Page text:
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Volvo North Amer. Corp. v. Men’s Int'l Professional Tennis Council (MIPTC)

United States Court of Appeals for the Second Circuit
857 F.2d 55 (1988)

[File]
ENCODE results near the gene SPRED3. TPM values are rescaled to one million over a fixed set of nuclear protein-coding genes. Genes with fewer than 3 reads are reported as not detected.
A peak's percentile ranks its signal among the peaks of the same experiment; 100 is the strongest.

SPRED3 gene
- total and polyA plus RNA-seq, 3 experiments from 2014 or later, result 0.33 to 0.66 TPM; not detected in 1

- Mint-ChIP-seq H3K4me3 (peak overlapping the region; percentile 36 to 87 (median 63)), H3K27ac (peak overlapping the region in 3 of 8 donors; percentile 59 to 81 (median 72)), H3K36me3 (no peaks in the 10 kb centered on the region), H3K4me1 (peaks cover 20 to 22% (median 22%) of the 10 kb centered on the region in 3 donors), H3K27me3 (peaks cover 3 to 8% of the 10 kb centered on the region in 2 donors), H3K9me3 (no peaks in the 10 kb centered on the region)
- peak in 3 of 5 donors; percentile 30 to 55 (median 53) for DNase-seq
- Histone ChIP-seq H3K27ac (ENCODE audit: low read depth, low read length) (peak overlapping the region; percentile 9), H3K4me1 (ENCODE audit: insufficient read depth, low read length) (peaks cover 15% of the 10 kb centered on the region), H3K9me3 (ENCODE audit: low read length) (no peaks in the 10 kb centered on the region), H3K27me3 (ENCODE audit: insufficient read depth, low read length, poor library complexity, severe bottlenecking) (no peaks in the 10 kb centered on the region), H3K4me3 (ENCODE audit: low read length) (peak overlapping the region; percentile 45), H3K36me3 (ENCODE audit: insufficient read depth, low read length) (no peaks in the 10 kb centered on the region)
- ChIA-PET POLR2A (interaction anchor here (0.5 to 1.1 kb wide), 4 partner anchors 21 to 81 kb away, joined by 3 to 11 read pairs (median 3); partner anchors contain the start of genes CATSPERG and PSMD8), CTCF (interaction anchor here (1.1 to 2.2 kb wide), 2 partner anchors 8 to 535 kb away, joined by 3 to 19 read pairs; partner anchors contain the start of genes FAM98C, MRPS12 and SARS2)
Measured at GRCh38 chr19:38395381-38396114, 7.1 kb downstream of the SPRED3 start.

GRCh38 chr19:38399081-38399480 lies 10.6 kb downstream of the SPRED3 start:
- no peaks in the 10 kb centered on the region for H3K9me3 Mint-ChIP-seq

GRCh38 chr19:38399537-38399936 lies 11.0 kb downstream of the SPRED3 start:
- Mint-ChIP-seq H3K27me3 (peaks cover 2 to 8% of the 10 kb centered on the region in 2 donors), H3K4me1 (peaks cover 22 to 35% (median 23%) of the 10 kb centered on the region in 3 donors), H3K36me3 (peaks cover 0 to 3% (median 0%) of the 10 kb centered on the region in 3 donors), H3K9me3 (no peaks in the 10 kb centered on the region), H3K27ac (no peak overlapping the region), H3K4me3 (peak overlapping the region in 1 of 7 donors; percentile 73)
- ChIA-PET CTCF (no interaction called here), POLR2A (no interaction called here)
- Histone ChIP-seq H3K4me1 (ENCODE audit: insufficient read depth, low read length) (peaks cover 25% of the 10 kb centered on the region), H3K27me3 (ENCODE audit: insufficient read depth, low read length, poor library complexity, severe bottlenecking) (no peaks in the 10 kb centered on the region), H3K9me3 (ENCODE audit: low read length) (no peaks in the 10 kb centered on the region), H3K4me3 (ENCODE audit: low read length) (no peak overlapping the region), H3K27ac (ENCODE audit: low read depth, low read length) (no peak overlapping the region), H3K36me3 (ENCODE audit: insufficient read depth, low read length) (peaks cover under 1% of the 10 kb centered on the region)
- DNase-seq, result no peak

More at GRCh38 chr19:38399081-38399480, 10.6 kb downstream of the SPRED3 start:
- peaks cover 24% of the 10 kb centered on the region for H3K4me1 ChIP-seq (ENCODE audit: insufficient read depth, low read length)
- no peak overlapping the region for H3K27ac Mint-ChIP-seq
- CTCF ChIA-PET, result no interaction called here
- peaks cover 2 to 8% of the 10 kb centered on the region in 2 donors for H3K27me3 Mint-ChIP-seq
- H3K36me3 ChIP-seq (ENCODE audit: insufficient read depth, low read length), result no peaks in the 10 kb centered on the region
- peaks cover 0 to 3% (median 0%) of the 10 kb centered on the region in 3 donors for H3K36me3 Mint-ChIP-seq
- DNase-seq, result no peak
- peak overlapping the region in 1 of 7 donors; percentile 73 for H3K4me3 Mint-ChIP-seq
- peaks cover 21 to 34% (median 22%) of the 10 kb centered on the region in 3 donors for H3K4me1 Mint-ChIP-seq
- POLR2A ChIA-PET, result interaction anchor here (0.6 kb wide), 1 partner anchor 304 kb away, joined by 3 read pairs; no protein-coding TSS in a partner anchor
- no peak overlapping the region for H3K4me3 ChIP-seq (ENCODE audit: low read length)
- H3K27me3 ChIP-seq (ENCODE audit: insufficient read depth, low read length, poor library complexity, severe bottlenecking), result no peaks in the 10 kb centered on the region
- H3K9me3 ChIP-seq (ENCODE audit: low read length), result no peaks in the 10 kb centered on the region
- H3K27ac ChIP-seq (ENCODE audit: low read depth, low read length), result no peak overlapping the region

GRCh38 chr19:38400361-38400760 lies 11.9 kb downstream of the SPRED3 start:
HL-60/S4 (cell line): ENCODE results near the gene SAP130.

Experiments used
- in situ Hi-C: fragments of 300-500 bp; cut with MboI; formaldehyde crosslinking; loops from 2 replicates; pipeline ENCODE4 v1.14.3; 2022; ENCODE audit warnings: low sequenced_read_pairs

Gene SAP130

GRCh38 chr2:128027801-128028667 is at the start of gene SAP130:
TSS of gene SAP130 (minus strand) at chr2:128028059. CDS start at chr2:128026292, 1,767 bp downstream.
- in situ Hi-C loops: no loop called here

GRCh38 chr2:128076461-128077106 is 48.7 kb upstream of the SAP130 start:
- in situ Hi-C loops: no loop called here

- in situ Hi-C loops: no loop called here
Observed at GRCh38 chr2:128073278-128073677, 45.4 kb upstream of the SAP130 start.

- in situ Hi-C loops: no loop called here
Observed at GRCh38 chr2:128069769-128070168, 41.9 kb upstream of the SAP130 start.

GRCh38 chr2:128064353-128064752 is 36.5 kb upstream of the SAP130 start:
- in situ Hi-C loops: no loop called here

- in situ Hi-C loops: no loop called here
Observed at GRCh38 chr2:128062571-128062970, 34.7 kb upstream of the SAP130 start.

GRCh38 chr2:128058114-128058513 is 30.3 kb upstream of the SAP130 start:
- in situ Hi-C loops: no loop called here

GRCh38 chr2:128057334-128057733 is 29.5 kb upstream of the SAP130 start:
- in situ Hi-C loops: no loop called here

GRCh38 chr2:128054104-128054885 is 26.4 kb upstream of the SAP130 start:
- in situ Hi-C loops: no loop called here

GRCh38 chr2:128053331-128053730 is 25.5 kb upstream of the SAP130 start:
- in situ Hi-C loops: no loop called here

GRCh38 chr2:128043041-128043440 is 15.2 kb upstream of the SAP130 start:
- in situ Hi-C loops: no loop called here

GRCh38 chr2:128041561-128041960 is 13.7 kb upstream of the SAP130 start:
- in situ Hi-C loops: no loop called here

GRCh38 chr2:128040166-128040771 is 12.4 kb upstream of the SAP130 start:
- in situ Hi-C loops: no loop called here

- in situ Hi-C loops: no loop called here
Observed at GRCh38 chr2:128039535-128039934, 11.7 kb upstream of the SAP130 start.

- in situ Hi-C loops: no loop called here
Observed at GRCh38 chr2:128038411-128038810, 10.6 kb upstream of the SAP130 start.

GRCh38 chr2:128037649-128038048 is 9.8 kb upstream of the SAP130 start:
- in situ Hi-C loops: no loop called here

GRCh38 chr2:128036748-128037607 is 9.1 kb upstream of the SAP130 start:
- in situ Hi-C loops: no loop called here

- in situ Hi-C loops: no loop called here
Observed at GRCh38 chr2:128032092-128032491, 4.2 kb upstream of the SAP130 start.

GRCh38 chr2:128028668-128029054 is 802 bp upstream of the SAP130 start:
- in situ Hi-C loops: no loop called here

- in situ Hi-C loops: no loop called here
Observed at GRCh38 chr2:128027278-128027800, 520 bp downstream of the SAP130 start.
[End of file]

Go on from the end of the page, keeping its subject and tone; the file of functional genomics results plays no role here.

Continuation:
Volvo North American Corporation (Volvo), as a sponsor of men’s professional tennis, and ProServ, and IMG as owners and producers of tennis events (collectively plaintiffs), brought suit against the Men’s International Professional Tennis Council (MIPTC) (defendant) alleging that the council used methods to limit the competitive opportunities of outsiders in violation of antitrust laws. Specifically, Plaintiffs claim that MIPTC acted as a vehicle through which certain sponsors, tournament owners, and producers established a cartel in the market for men’s professional tennis which resulted in reduced output and higher prices. ProServ and IMG alleged that, as a result of the cartel’s actions, it restricted their ability to obtain a sufficient supply of players’ services for special events; caused them to produce fewer special events; and caused the special events that did materialize to be less profitable. MIPTC argued that if the plaintiffs’ theory was correct, then they were members of the cartel and directly benefited from the activity in question. Thus, MIPTC claims that the plaintiffs lacked standing to bring suit. The district court granted MIPTC’s motion to dismiss and the plaintiffs appealed.

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